"And the said parties of the first part, for themselves and their heirs, executors, and administrators, do hereby covenant, promise, and agree to and with the said parties of the second part, their successors and assigns, that the said parties of the first part at the time of t1le sealing and delivery of these presents were lawfully seised in fee simple of a good, absolute, and iJ;ldefeasible estate of inheritance in fee simple of and in, all and singular, the said premises, with the appurtenances, and have good right, full power. and lawful authority to grant, bargain, sell, and convey the same in the manner aforesaid."
John O. Briscoe on the 9th day of March, 1890, cabled from Helena, Mont., to the appellant company, at London: "Cullen has deeds. Will you pay Monday?" And when, on March 11, 1890, Cullen was
MINAH CONSOLo MIN. CO. V. BRISCOE.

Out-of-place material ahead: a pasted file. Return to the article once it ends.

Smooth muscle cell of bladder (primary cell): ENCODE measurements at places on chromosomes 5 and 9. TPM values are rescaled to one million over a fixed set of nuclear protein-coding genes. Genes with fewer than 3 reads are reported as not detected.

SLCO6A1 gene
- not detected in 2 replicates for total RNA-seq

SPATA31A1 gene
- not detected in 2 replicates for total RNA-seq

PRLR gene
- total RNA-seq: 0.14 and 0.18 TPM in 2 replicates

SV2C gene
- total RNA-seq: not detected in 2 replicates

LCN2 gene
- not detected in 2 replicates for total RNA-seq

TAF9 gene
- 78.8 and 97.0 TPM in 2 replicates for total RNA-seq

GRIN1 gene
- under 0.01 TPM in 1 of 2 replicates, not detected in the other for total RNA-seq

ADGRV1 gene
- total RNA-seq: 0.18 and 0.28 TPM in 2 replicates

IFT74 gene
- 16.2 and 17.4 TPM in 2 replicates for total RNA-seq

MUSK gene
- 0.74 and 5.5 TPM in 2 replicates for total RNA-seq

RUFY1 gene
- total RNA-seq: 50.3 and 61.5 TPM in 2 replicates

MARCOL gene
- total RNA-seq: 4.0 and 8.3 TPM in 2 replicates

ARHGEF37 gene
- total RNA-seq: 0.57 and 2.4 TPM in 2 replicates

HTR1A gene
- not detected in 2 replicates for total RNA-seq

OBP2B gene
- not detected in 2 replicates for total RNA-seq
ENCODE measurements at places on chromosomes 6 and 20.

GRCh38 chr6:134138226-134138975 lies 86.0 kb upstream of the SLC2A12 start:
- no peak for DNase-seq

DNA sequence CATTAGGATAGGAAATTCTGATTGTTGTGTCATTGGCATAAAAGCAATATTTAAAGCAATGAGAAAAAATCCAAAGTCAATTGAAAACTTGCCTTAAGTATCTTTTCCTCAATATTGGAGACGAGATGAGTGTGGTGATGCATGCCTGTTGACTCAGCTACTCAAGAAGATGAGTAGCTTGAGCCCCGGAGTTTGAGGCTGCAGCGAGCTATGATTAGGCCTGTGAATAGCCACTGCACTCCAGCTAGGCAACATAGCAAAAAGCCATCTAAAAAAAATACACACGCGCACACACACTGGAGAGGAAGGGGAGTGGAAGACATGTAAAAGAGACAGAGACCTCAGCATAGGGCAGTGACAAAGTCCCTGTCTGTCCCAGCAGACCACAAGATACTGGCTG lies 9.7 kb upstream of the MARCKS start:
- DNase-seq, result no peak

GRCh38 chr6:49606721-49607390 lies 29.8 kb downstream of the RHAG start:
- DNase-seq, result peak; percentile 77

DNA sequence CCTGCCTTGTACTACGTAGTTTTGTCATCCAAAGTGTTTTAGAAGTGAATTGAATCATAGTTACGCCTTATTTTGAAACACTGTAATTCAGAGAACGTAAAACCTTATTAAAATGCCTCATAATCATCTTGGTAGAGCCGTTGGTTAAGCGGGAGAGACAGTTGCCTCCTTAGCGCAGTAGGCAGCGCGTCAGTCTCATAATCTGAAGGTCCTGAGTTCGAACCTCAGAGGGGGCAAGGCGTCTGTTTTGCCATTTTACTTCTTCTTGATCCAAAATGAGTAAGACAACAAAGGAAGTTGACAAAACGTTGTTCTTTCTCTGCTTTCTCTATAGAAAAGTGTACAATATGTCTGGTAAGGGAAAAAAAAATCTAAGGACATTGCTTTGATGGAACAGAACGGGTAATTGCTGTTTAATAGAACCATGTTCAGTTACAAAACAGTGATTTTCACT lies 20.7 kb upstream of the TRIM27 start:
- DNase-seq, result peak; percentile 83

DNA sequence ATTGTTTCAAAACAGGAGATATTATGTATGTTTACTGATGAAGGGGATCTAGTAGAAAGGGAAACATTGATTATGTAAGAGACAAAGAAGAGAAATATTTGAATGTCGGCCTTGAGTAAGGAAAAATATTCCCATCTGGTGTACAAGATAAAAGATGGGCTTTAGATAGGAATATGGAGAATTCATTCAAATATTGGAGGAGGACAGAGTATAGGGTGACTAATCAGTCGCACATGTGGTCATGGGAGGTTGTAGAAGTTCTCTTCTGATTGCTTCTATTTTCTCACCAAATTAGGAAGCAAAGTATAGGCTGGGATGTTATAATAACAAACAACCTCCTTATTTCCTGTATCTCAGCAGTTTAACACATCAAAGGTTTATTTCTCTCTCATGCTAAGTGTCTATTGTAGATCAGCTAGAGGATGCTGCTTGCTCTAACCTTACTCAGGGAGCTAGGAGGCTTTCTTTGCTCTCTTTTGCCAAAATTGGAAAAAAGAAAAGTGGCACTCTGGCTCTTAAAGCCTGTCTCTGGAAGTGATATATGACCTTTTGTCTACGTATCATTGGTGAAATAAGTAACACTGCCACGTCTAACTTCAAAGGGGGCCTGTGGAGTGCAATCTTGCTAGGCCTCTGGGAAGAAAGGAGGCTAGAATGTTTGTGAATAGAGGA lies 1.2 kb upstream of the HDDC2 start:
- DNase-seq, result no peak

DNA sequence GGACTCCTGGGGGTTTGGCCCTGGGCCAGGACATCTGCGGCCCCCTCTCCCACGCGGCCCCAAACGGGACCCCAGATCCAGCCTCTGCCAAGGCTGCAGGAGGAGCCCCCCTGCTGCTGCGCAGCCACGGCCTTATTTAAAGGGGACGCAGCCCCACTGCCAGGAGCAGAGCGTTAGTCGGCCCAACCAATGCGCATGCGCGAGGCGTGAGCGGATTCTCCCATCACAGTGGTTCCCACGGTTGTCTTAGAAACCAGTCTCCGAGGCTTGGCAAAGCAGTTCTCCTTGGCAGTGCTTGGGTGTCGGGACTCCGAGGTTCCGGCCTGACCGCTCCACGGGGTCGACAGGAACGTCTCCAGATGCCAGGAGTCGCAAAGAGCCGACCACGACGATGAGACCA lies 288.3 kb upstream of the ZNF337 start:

notified of the payment and deposit by the appellant company on the 10th day of March, 1890, as provided for by the contract in question, he forthwith recorded the deed in which the grantors declared their ownership in fee of the Annie E. and Iron Dollar claims. The deeds for the other mines were delivered and recorded at the same time, and a few days thereafter, to wit, March 18, 1890, the appellant, through its agent and representative, J. C. Peters, entered into the possession of all of-the properties. Although the contract of January 23, 1890, provided that the appellant company should have the privilege of purchasing the steam hoist which was then on the Annie E. claim, "or allow its removal," the record shows that between the 10th day of March, 1890, when the contract became binding. and the 18th day of March, 1890, when the company was put into possession of the mines, John O. Briscoe removed the steam hoist used in working the Annie E. claim, without the consent or knowledge of the company. This was a clear breach of good faith, and a violation of the contract of January 23, 1890. With Peters, as its representative, and John O. Briscoe, representing the vendors, the appellant company commenced working the mines. Peters and Briscoe soon disagreed; the latter claiming, apparently with truth, that Peters was not a competent miner, and that the management was extravagant and inefficient. As showing the nature and extent of that quarrel, we extract from some letters written by Briscoe to the appellant company and .its representatives. In a letter of date March 27, 1890, Briscoe wrote to Scott, then in London, as follows: